OPINION | GERD
By Michael Mpeirwe Katungi
The government of Ethiopia is currently constructing the Grand Ethiopian Renaissance Dam (GERD).
Once complete the Gerd will be the largest hydro power facility in Africa (about 6,000MW) nearly triple the country’s current electricity generation capacity and represent a potential economic windfall for the government.
The benefits for Ethiopia and for many electricity-importing countries in East Africa area clear. However, the implications for downstream countries are not positive and need to be understood.
In 2016, about 30% of Ethiopia population had access to electricity and more than 90% of the households continued to rely on traditional fuel for cooking. Traditional fuels can cause respiratory infections and according to WHO, acute lower respiratory infection is the leading cause of death in Ethiopia. So the benefits of better access to electricity in Ethiopia are clear. But creating a larger supply does not mean demand will automatically follow. In Ethiopia where 70% of the population live in rural areas and relies on agriculture, the government must also invest in developing human capital to increase incomes and stimulate demand for services. The standard of living needs to improve before Ethiopians can consume additional electricity-unless it is completely subsidised by the government.
The government may also anticipate a boost to revenues through electricity exports from the dam, several power purchase agreements have also been signed with neighbouring countries including Djibouti, Kenya, Rwanda, Sudan and Tanzania, but there are concerns about how the dam will affect downstream states particularly Sudan and Egypt.
Although Sudan was initially opposed to the Dam’s construction, the country has recently warmed to the idea. This could be because Sudan has agreed to purchase electricity from the dam, while the two countries have also agreed to collaborate on a “free Economic Zone” .
Signed in 2015, Khartoum agreement ostensibly mapped out away forward, but implementation of the deal has not been easy and cracks are starting to show.
In May, this year Middle East monitor concluded that Egypt, Ethiopia and Sudan had just finished their 14th round of unsuccessful discussions about how to manage the Nile River.
At the 2015 meeting, officials from the three countries agreed to proceed with an impact assessment that was to be completed in 15 months. After 17 months, the report has yet be publically released. There is still no independent feasibility study, cost-benefit analysis or environmental impact assessment.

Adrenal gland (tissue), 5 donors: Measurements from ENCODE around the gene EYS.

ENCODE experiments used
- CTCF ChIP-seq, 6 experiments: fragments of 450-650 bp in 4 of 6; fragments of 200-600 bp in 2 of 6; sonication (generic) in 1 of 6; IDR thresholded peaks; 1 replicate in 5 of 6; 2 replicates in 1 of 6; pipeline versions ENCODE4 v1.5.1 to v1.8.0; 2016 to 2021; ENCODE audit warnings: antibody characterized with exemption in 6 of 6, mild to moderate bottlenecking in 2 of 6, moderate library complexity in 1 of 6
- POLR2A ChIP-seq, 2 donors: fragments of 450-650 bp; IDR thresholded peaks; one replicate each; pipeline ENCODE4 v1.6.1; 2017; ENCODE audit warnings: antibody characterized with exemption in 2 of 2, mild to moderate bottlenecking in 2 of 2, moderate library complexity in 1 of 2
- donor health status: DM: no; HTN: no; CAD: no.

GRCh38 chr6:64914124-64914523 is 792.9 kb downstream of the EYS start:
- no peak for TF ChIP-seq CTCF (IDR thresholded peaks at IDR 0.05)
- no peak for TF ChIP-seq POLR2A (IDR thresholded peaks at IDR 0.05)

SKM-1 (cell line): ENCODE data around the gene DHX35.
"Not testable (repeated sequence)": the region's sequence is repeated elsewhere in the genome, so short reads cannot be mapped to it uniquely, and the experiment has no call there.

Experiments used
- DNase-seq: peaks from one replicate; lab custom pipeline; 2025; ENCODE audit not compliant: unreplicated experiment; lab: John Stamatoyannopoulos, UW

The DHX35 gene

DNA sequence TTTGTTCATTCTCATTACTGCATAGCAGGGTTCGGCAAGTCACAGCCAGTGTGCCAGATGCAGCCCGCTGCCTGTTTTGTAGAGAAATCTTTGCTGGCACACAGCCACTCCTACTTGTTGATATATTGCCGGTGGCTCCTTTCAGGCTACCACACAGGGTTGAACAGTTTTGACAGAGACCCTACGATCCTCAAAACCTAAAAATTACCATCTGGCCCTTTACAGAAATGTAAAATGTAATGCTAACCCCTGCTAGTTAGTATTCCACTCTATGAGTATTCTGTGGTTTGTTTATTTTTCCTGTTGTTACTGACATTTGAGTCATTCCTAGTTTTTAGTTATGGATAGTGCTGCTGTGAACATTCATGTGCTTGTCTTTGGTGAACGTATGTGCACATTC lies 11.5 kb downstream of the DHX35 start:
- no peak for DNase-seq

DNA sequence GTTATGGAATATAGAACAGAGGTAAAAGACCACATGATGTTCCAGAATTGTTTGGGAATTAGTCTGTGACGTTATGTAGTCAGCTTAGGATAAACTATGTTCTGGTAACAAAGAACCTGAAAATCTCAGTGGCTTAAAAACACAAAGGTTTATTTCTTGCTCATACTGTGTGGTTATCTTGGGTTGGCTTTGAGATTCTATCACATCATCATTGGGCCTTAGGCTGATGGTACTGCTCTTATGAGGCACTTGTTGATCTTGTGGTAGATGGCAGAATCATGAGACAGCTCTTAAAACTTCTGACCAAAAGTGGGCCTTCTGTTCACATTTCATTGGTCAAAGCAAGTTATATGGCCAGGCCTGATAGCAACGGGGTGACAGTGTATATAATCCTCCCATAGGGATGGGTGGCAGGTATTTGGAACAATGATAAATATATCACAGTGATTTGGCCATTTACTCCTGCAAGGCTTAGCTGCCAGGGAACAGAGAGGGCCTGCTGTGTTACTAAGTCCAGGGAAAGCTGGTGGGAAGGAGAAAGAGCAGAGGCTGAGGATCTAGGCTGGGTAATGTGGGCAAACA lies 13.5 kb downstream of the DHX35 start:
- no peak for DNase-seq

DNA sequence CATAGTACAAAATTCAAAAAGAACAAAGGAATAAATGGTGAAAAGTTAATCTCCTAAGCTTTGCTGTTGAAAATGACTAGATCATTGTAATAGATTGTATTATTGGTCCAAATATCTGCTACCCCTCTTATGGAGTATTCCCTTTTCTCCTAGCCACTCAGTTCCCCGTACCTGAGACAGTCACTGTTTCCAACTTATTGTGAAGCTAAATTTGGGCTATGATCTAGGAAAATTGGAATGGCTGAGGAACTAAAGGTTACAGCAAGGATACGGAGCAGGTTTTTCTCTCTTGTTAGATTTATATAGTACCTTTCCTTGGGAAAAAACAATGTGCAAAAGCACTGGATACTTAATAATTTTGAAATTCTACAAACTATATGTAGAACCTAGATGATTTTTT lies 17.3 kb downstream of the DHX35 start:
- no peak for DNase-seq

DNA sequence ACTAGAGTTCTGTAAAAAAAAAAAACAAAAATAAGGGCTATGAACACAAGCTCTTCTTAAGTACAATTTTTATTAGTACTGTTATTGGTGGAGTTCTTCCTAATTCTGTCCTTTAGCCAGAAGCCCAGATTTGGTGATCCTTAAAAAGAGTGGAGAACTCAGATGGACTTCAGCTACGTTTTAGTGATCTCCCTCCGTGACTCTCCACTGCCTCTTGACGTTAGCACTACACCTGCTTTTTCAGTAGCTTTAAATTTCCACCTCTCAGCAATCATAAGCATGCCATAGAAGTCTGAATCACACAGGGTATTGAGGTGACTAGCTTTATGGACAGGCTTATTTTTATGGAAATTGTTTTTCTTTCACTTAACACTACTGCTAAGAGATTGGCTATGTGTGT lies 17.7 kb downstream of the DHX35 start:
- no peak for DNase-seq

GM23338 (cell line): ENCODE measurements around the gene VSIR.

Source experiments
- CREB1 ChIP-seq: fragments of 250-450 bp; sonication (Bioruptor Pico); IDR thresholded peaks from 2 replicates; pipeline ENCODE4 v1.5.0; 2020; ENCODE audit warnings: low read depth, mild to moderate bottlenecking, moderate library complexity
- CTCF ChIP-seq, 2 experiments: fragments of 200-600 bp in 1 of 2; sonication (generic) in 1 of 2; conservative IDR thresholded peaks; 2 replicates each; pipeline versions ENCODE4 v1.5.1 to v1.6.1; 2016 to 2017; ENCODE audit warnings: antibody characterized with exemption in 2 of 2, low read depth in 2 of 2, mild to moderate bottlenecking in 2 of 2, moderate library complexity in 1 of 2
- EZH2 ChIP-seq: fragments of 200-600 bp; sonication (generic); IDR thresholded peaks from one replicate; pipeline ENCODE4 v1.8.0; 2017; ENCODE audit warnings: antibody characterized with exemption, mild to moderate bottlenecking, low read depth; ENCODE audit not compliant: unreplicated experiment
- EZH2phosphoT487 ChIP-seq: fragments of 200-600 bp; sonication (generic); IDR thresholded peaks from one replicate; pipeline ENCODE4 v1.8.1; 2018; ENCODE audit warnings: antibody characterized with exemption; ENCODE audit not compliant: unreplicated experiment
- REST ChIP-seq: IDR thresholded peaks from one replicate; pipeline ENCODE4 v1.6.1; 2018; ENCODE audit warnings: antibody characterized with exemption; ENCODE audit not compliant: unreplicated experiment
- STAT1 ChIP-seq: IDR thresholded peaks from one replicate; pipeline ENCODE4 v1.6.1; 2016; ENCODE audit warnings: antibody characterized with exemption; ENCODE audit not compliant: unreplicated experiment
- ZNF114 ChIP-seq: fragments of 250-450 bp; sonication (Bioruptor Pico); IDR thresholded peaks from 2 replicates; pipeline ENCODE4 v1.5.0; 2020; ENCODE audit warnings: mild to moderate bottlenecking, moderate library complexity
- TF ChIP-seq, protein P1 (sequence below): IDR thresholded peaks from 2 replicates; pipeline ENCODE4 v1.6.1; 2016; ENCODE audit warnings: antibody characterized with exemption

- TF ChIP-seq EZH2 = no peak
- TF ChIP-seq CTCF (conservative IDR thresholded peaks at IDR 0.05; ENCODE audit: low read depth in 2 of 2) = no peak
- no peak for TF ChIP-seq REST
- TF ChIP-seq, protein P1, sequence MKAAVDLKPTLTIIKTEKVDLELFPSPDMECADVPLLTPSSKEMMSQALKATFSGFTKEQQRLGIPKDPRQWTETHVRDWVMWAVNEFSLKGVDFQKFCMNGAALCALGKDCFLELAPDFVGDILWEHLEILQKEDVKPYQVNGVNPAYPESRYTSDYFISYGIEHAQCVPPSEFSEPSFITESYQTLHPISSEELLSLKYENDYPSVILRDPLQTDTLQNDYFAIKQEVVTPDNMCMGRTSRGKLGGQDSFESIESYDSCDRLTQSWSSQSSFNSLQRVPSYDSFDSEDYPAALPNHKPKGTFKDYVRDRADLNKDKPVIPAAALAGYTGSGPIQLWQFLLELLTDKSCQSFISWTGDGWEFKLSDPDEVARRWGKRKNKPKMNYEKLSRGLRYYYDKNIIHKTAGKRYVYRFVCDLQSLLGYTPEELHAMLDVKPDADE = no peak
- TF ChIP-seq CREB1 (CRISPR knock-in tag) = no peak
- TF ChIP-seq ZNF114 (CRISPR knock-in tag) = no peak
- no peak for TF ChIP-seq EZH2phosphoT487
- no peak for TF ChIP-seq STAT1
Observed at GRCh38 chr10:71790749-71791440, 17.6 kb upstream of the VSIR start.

This is worrying since Ethiopia could begin filling the dam at any time. The Ethiopian government expects it will take roughly five to six years to fill the GERD reservoir. However Egypt’s ministry of water resources and irrigation believes that a period of 12 to 18 years is needed to guarantee water security for Egypt, this is quite a discrepancy.
A recent report from the Geological society of America said a period of five to 15 years seemed reasonable, apparently giving credibility to both sides. But the same report noted that the Niles fresh water flow to Egypt may be cut by as much as 25% with a loss of a third of the electricity generated by the Aswan High Dam which would be bad news for Egyptians.
Also many Egyptian officials fear that increased evaporation from the sheer size of the dam could affect water security in the country-already one of the most stressed in the world.
Ethiopia maintains that the GERD present has been conducted with adequate transparency and involvement from the relevant stakeholders. It also highlights that Egypt has not signed the cooperative framework agreement (CFA) of the Nile basin states whereas Ethiopia has.
Since Ethiopia announced it would go ahead with the construction of the dam in 2011, Cairo has voiced disapproval. At various stages, Egypt demands that Ethiopia ceases construction, threatened action at the UNSC and claimed it was protected by the 1959 treaty, even though Ethiopia didn’t sign the treaty.
The treaty essentially divides the river between Sudan and Egypt leaving nothing for other countries where most of the Nile water originates.
With its national livelihood depending on the Nile, it is difficult to anticipate Egypt’s reaction might be, should Ethiopia proceed with its plan to fill the dam.
Egyptian foreign affairs ministry recently told Reuters that Egypt has no other resources… we will not allow our national interest and security to be endangered. This brings back memories of former president Mohamed Morsi’s 2013 speech, in which declared that if the Nile loses our drop, our blood is the alternative.
Analysts believe Egypt’s reaction will in part be determined by tis political leadership under Sissi, but stressed that whatever its political inclination, a large scale reduction in water from the Nile would be intolerable by the Egyptian government.
Ethiopia and Nile basis countries including Uganda have a right to exploit their natural resources to support much needed human development projects and will they afford to compromise their leadership with downstream states particularly Egypt? Ethiopia has done well to finance and promote this project, but the question now is how to manage the possible implications with downstream states!
The writer works with the African Union Commission